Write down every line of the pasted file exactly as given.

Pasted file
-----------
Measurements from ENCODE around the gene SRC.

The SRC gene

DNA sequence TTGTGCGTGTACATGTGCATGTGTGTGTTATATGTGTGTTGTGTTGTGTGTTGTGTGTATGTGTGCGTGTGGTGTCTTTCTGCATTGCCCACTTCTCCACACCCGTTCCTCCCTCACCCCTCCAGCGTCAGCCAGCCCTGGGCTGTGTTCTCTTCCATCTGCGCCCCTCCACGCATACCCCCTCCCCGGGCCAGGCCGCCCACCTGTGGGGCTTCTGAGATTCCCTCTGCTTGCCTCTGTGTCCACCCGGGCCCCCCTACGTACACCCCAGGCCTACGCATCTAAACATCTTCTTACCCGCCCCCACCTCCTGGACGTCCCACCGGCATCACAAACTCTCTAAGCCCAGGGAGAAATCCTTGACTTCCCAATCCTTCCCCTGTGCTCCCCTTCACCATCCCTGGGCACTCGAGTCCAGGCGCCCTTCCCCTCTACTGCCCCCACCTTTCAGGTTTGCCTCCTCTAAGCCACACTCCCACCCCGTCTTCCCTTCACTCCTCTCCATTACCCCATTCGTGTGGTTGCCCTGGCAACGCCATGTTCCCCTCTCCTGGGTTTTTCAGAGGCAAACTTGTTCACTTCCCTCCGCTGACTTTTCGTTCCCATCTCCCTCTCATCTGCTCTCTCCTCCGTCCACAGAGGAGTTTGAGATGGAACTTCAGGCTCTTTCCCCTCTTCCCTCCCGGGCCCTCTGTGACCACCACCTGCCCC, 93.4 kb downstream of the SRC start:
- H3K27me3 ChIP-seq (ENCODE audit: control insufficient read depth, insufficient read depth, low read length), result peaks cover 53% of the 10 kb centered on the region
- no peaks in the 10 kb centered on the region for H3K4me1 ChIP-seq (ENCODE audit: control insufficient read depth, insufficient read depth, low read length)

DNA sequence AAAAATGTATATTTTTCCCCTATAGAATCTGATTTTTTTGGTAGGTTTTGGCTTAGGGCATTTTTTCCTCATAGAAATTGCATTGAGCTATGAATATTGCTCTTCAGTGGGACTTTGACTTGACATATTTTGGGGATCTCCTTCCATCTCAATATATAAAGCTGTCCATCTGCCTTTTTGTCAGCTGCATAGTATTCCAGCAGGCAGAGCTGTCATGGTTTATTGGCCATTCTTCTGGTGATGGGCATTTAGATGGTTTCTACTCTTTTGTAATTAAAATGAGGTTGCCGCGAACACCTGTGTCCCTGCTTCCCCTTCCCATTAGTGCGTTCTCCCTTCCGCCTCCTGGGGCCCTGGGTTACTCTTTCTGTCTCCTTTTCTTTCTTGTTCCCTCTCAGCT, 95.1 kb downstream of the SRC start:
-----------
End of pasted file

Measurements from ENCODE around the gene SRC.

The SRC gene

DNA sequence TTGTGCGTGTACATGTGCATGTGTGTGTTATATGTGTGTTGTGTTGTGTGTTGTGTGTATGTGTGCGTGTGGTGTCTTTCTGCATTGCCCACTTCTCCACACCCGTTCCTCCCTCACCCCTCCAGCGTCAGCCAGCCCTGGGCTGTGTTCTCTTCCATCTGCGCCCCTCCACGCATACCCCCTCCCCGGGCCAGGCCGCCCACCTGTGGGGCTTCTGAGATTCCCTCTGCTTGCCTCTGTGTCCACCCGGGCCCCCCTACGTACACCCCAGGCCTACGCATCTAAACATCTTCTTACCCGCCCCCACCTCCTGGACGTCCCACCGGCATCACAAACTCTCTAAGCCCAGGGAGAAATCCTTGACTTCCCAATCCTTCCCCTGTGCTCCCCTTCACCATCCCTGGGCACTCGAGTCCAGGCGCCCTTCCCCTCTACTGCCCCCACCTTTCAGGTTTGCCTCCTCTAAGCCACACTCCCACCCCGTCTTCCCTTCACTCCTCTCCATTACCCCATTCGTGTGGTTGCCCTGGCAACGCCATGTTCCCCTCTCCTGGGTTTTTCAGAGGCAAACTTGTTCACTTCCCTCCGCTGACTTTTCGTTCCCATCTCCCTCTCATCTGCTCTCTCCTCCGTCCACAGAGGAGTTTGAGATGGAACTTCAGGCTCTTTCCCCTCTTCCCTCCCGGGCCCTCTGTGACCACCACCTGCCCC, 93.4 kb downstream of the SRC start:
- H3K27me3 ChIP-seq (ENCODE audit: control insufficient read depth, insufficient read depth, low read length), result peaks cover 53% of the 10 kb centered on the region
- no peaks in the 10 kb centered on the region for H3K4me1 ChIP-seq (ENCODE audit: control insufficient read depth, insufficient read depth, low read length)

DNA sequence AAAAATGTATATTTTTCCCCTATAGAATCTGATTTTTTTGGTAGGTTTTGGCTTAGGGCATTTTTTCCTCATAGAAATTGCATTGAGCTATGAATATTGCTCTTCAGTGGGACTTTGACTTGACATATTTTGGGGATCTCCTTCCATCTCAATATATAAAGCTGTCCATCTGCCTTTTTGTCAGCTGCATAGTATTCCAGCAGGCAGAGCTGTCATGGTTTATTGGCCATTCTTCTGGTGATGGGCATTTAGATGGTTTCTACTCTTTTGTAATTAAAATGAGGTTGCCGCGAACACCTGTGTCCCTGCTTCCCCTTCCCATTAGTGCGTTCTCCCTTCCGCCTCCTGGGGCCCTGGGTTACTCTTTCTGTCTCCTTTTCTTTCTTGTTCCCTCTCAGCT, 95.1 kb downstream of the SRC start: